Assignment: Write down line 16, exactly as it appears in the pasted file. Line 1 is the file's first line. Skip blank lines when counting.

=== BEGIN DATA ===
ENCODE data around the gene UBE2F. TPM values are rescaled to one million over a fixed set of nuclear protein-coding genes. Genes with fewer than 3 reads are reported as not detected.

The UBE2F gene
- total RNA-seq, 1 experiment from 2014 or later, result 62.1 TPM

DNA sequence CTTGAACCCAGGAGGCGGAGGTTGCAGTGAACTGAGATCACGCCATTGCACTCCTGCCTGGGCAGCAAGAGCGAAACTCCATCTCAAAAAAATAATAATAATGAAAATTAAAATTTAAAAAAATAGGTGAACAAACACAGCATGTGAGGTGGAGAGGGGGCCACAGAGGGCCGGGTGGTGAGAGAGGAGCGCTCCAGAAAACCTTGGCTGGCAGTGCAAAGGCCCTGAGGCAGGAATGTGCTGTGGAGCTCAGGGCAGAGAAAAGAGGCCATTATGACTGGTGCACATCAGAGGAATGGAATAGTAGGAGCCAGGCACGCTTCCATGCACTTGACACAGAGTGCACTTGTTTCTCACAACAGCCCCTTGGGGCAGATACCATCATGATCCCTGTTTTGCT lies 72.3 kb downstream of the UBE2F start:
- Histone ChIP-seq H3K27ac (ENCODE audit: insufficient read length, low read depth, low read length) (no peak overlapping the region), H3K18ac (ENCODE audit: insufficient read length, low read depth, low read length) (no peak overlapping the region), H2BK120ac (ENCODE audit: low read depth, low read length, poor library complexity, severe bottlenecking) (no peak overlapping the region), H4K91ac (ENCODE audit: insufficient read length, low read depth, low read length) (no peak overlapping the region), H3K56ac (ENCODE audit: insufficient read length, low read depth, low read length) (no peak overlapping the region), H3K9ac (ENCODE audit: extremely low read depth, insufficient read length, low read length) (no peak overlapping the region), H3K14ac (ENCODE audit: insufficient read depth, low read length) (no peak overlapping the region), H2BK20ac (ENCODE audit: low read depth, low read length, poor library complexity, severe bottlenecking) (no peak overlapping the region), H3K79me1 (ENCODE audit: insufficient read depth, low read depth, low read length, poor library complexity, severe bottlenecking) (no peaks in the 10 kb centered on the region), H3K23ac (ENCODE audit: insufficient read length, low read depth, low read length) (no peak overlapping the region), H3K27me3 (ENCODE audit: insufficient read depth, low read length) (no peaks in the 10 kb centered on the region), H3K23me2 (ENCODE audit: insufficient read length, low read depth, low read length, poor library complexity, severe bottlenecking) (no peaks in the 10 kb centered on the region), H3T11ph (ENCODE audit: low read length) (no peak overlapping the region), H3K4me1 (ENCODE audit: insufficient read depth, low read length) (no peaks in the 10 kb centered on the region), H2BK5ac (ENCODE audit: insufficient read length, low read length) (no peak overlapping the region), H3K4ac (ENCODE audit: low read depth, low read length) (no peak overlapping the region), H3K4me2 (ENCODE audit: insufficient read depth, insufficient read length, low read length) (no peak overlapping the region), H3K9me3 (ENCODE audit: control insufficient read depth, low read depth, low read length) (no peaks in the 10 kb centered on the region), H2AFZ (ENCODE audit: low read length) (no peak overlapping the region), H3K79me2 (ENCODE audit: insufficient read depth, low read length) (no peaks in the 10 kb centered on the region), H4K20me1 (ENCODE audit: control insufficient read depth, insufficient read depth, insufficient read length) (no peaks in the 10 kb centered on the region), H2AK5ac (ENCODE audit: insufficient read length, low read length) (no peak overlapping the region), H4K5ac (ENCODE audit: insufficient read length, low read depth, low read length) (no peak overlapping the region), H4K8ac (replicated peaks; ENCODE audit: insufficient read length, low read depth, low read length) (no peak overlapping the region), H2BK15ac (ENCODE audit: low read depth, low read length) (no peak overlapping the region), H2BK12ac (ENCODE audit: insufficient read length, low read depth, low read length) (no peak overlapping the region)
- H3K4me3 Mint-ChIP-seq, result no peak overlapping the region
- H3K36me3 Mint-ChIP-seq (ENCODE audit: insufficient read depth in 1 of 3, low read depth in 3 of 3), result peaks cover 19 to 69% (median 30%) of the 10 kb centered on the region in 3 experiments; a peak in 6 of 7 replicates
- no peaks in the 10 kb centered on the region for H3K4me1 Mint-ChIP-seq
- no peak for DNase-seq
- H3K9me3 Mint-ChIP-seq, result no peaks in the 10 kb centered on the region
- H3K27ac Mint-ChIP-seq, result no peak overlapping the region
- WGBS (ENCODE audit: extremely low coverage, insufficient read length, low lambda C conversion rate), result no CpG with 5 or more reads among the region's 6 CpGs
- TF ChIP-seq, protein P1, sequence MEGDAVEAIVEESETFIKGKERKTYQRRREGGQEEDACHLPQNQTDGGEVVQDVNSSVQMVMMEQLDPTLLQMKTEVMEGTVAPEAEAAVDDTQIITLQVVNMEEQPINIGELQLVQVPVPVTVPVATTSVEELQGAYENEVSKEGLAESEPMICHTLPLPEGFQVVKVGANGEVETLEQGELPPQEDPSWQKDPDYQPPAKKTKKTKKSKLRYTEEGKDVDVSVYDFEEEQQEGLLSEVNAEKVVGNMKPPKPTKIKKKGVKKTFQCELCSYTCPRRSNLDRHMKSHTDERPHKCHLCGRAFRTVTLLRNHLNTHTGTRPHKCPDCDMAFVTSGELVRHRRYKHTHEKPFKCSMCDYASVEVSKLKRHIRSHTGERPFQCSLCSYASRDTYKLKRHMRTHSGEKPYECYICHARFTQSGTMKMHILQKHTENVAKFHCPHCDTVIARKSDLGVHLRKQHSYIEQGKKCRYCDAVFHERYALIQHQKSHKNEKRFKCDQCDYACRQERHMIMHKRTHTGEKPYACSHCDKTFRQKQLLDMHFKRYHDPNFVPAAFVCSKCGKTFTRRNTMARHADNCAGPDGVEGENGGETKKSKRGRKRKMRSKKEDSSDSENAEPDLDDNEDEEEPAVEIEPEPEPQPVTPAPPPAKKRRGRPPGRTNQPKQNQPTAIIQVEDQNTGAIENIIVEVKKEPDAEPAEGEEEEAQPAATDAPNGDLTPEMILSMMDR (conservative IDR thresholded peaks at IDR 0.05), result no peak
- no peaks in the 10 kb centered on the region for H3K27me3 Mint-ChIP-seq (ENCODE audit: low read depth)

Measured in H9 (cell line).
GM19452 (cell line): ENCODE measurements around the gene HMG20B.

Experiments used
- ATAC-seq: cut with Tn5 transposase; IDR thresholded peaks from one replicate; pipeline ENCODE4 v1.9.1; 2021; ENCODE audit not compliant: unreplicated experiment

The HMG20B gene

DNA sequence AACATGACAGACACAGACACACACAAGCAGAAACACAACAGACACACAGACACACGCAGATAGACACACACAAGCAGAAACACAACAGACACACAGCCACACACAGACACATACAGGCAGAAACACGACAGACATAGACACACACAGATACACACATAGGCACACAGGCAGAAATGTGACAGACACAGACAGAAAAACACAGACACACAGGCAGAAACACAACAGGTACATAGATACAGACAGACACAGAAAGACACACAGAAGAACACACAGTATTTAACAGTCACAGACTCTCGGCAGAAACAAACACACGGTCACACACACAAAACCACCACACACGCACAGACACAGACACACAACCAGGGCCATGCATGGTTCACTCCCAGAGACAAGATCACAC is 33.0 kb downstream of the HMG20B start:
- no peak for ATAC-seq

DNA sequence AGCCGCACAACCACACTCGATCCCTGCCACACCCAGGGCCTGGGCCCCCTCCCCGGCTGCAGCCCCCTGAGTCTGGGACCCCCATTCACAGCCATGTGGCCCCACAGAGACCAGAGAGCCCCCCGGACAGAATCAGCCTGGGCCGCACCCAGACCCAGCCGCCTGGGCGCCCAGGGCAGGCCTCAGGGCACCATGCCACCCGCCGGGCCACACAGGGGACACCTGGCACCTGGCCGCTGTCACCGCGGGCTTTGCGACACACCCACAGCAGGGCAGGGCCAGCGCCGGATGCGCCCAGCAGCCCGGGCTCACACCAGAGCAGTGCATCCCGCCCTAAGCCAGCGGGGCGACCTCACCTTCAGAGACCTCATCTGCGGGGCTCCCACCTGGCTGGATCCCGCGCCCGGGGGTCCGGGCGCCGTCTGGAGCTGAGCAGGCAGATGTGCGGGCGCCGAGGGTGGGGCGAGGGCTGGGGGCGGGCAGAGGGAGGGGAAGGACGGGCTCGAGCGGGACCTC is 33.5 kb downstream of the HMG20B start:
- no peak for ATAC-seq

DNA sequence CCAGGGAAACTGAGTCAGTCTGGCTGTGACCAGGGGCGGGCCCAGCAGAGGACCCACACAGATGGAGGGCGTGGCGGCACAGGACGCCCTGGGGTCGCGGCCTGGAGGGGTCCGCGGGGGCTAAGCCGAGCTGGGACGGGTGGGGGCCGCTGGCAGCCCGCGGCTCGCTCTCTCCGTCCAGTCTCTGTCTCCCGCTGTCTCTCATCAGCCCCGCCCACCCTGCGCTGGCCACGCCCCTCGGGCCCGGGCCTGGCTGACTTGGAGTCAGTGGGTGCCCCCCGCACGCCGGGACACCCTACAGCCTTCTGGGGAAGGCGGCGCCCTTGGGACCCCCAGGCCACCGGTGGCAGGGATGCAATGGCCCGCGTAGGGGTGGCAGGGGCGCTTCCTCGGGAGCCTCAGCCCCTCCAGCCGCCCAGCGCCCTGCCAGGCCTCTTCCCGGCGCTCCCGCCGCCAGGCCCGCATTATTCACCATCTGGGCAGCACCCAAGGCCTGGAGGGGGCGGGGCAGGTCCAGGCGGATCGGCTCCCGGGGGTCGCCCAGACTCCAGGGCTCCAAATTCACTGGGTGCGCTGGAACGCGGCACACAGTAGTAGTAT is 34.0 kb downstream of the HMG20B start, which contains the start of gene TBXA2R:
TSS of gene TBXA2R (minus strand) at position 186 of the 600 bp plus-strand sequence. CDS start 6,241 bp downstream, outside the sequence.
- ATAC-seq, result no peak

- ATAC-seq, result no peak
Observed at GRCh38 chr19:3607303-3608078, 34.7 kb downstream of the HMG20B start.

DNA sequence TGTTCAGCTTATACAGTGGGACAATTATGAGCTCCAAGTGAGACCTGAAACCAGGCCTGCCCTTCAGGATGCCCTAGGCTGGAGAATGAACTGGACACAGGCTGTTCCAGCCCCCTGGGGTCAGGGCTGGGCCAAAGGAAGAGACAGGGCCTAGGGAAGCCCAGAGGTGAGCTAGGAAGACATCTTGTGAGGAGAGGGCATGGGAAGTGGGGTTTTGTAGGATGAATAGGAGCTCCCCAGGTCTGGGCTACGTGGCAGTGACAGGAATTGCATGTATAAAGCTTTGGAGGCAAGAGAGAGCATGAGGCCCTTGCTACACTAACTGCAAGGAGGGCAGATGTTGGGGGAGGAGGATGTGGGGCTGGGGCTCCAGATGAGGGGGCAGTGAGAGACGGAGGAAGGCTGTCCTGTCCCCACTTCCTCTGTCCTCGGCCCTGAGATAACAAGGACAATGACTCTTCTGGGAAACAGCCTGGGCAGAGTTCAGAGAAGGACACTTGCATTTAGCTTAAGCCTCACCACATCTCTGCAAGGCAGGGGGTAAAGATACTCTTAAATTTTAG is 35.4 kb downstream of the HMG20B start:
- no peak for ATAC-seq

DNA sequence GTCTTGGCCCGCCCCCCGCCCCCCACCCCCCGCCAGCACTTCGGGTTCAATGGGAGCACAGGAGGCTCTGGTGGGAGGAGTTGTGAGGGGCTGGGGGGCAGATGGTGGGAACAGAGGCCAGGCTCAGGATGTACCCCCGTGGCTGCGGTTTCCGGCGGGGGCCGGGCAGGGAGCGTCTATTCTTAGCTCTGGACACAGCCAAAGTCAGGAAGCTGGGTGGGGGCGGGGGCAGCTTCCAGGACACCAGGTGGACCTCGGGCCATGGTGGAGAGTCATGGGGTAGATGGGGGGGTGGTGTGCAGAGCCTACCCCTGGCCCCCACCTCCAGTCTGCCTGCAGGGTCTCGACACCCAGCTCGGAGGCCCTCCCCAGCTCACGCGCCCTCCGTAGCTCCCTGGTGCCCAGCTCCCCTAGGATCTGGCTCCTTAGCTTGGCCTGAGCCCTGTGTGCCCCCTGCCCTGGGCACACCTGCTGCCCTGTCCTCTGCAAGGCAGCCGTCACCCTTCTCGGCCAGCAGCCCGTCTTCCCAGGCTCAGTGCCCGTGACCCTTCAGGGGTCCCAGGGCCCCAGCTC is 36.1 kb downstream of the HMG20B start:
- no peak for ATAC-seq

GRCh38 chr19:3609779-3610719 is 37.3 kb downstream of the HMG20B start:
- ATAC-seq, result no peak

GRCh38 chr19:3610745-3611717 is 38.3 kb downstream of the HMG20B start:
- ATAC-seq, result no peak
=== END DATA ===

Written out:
GM19452 (cell line): ENCODE measurements around the gene HMG20B.